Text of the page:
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The Ethics of Bitcoin Speculation

By bird_lovegod | 5 January 19 12:33pm | Business News

First published by Bird Lovegod in The Yorkshire Post

A report from the BIS, Bank for International Settlements, has informed part of this article.

Even if we separate ethics from investment, and just look at the single factor of ‘does it go up in value,’ we are still complicit in whatever it is we are funding. Invest in arms companies, and one becomes complicit in the business of war. Invest in tobacco, and one becomes complicit in the business of selling addiction and lung disease. Awareness of what we invest in is a basic responsibility. Investing in something funds it.

There’s been a lot of talk about investment in Bitcoin, and not so much, or indeed any, on the ethics of Bitcoin currency speculation, so for today I’m going to try to address that elephant in the room.

So what does investing in Bitcoin actually fund? Well that’s a problematic question, because Bitcoin doesn’t actually ‘do’ anything. Or does it?

Bitcoins are created or mined’ by a highly complicated process which I’m not qualified to describe. What I do understand it that the process of ‘mining’ them involves a huge and ever increasing amount of computer processing power. A vast amount. Here’s a shocking headline stats from

Bitcoin Mining Now Consuming More Electricity Than 159 Countries Including Ireland & Most Countries In Africa.

To make that clear. The actual process of generating new Bitcoins, a totally digital coin with no inherent value, a virtual thing, uses more electricity than most countries. The resources required are mind boggling. And the protocol of Bitcoin, the programme, requires that it be increasingly more difficult to mine each new coin. The processing power, and therefor the electrical power required, must increase every time a new coin is created or ‘mined’. It’s programmed to get more and more difficult. A huge amount real World resources, fossil fuels, human endeavour, computer chips, rare earth elements, plastics, metals, poured into the process of creating a virtual, digital, coin. Wasteful doesn’t even begin to describe it. It makes killing elephants for tusk ornaments seem almost clever in comparison. Seen in these terms, it’s a mad mad folly. According to two thirds of the revenues of ‘mining’ go into the energy cost of powering the mining process. Two thirds. That’s before any other costs are taken into account. Wages. Huge secure fortresses of computer processors. Vast refrigeration units. Inefficient much. And it’s programmed to get worse. The cost of mining new coins could soon make mining them pointless, if it isn’t already, unless the price is manipulated upwards. Which takes us onto ethical problem number two.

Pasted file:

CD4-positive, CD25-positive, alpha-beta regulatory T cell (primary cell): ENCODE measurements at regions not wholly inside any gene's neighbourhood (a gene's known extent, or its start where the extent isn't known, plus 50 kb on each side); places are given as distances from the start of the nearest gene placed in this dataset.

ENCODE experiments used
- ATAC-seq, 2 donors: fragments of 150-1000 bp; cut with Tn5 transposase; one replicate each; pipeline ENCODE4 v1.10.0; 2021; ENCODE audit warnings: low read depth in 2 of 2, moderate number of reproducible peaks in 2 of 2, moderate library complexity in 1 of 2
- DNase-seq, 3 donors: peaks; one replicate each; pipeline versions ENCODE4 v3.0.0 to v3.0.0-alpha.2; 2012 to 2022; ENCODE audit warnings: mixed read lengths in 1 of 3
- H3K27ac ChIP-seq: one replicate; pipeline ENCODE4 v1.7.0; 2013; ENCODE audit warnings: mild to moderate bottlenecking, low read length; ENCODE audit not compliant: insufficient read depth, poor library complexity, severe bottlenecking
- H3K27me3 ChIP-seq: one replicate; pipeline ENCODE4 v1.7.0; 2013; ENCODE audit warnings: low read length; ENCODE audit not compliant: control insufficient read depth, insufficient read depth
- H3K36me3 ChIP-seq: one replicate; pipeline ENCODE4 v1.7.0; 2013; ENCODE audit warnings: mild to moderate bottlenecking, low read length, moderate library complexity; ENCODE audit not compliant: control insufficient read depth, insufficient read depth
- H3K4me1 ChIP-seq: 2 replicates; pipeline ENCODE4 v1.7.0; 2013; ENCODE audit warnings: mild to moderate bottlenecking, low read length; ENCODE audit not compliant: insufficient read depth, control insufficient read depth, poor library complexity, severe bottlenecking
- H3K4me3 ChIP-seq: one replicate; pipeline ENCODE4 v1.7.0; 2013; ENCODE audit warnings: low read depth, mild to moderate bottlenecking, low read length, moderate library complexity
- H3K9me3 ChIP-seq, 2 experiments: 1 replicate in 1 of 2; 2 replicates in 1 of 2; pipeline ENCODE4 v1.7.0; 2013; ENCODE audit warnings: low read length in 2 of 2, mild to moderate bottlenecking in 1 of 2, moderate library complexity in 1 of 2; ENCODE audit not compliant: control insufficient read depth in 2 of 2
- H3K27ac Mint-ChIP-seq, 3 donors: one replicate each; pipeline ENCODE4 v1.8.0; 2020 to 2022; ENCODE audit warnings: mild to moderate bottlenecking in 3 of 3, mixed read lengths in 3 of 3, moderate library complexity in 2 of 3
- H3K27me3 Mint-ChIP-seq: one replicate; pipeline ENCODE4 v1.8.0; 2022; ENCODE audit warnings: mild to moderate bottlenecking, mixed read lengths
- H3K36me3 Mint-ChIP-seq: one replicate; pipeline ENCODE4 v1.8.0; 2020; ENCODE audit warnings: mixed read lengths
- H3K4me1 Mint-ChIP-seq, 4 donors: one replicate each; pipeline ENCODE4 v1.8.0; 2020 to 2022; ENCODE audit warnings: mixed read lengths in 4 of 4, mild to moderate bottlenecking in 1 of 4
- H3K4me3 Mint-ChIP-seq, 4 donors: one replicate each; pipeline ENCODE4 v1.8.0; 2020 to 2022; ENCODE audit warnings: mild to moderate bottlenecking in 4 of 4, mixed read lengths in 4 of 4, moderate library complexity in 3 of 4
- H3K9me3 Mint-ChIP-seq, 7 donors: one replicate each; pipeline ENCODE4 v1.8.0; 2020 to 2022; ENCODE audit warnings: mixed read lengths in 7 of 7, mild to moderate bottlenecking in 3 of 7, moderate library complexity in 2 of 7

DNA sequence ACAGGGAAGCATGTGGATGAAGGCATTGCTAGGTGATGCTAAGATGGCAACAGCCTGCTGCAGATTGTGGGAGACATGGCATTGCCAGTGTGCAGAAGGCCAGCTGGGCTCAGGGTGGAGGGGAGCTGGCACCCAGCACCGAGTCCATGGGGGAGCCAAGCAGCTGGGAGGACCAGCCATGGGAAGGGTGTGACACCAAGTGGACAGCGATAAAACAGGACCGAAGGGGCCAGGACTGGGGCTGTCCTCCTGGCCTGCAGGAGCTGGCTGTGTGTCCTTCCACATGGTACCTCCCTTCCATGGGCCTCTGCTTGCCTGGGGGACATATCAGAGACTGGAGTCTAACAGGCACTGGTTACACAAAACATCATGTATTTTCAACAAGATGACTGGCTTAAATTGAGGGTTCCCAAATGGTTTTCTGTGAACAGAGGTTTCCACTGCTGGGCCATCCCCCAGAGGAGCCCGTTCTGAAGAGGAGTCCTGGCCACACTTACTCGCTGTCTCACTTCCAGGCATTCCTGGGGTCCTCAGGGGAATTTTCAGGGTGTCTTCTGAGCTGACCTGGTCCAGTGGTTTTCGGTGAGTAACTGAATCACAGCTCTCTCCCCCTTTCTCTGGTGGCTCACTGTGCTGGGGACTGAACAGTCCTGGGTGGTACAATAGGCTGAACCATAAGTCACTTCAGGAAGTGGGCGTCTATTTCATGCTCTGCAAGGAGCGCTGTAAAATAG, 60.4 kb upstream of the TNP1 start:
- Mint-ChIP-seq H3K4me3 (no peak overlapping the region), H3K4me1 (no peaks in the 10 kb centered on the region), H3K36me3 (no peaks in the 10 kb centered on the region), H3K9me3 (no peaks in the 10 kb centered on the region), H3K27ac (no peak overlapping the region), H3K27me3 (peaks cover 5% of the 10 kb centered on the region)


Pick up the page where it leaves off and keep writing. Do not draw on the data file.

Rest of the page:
Price manipulation and criminality. Tou bet.

According to a well respected report, the price surge of Bitcoin last year was possibly manipulated using another crypotocurrency called Tether. It’s all very opaque, shady, and not transparent in the slightest. Some of the people behind Tether are also involved in crypto currency exchanges, and the American Department of justice is launching an investigation into the whole thing, although it’s doubtful anyone there has the knowledge to avoid having the episode ‘techsplained’ into the long grass. Bottom line, if there is one, is this. Bitcoin price manipulation is almost certainly happening all the time, on some level, be it digitally engineered in complex arrangements, or just paid for PR spin bombarding the media until it gets repeated and becomes true. It happens all the time, people want to drive the price up, if they own ‘shares’ in it. And again, there’s nothing there except digital coins held in digital wallets created at the expense of real world resources. And it’s hardly surprising if some of the manipulation is illegal because the biggest group of early adopters of Bitcoin were criminals selling drugs and other contraband. Which is unfortunate, because another ethical consideration in investments is who else owns this stock? Who am I supporting by purchasing it? Bitcoin is the primary currency of cyber criminals, and thousands of them have made millions from it, the actual stats on this are totally unknowable because of the anonymous nature of the coin, and criminals, but the rise in cybercrime, fraud, and malware, is linked to the profitability of those crimes, which is also linked to the value of Bitcoin.

To conclude, ethically speaking, investing in Bitcoin could be construed as a gamble in an ecologically degenerate and inherently opaque system from which some of the main beneficiaries are organised crime syndicates. Fancy a punt?

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